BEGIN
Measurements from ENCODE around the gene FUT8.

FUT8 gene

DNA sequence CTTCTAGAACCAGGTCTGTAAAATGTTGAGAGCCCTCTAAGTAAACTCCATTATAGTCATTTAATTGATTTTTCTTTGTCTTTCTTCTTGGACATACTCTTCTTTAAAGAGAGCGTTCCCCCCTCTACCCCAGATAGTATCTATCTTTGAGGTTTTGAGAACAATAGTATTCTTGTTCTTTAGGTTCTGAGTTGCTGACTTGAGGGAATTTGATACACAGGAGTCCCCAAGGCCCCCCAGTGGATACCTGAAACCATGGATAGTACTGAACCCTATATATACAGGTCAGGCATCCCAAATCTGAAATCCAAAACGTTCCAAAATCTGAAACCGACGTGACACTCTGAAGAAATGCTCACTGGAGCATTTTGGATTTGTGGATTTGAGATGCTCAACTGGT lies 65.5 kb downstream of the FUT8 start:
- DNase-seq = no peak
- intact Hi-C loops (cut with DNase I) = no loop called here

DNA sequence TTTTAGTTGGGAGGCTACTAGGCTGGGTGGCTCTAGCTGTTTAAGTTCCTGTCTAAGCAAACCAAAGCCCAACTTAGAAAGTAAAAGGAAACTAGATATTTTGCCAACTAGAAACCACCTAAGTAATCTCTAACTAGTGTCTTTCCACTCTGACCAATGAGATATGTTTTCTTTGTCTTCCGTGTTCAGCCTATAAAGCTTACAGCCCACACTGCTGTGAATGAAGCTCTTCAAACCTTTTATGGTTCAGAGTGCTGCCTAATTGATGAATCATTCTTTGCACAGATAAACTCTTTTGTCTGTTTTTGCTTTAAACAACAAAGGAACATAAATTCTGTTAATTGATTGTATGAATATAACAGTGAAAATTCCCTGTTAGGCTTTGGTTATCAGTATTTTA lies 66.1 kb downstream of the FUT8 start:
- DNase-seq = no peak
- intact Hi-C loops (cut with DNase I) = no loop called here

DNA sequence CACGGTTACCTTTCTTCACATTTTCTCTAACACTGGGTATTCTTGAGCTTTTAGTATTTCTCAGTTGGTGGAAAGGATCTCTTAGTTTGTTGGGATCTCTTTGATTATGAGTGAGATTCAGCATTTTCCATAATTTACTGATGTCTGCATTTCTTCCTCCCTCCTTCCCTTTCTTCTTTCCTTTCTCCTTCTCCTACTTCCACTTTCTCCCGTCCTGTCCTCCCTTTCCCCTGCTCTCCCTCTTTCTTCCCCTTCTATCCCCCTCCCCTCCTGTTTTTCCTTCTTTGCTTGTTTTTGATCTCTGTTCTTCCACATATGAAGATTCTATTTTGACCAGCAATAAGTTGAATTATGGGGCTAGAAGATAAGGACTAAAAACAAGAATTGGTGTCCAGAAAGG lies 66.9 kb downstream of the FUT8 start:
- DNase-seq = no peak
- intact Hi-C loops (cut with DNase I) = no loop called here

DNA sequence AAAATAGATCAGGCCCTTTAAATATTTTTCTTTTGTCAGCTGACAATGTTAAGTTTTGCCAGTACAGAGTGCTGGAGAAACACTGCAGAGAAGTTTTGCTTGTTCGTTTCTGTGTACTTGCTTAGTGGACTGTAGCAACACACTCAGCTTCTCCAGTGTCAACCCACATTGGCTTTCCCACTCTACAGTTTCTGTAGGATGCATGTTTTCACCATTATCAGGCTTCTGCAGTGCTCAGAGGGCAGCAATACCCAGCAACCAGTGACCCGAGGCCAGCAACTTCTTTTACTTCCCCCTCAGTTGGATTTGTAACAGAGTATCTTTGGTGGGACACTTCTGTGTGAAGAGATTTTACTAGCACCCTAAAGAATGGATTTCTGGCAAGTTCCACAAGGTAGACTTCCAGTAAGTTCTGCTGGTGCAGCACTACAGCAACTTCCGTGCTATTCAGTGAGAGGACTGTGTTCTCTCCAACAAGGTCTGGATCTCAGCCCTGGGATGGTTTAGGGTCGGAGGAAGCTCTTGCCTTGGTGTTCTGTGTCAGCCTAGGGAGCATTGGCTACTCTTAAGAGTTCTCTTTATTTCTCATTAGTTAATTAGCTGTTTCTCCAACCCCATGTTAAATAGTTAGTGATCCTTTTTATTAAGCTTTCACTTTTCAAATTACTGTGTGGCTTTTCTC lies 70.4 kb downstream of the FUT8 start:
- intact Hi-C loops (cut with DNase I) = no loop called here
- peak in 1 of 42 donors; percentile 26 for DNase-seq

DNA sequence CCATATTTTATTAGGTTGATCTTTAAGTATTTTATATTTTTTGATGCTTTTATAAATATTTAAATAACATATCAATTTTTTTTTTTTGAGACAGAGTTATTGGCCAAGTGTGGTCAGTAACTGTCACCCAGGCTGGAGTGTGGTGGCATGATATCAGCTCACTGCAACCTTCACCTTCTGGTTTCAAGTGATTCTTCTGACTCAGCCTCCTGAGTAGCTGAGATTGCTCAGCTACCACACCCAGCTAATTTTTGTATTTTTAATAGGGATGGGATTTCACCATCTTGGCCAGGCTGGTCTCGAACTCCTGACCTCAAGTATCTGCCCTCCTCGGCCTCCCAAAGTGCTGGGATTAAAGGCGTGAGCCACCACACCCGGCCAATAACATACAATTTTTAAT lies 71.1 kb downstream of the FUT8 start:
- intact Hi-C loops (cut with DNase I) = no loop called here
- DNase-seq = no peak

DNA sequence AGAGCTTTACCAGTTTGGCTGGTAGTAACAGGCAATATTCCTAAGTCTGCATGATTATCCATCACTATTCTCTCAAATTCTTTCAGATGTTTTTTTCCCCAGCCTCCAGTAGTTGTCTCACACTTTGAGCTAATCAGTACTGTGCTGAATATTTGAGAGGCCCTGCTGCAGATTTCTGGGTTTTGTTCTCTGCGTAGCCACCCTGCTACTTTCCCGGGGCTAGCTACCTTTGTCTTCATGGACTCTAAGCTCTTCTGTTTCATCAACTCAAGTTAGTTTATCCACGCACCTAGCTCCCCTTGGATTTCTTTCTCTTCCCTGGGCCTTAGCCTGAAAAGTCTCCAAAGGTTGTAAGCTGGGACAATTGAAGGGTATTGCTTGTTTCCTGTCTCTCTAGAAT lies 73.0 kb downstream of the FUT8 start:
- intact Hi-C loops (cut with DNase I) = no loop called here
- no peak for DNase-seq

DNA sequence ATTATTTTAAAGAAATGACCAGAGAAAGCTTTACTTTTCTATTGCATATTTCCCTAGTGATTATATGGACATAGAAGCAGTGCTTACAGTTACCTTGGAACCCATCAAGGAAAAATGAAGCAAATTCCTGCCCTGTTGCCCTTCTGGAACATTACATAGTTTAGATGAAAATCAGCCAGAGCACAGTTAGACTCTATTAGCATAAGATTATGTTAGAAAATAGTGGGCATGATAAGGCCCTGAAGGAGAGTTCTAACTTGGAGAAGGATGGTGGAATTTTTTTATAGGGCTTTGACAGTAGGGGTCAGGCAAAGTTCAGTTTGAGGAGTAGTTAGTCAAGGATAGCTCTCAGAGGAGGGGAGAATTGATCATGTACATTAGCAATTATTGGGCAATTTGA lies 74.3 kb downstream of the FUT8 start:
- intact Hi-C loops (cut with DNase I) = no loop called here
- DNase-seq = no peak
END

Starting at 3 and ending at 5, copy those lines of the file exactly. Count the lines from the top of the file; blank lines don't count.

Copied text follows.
DNA sequence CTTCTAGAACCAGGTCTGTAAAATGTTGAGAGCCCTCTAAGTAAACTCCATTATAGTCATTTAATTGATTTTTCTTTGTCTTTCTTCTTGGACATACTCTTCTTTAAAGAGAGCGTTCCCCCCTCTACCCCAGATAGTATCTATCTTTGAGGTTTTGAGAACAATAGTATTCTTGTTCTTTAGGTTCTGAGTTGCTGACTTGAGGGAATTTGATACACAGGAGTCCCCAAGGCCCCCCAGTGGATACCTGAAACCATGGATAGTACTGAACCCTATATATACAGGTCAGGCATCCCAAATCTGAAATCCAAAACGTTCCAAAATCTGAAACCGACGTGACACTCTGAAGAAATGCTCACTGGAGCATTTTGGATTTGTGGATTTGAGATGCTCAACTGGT lies 65.5 kb downstream of the FUT8 start:
- DNase-seq = no peak
- intact Hi-C loops (cut with DNase I) = no loop called here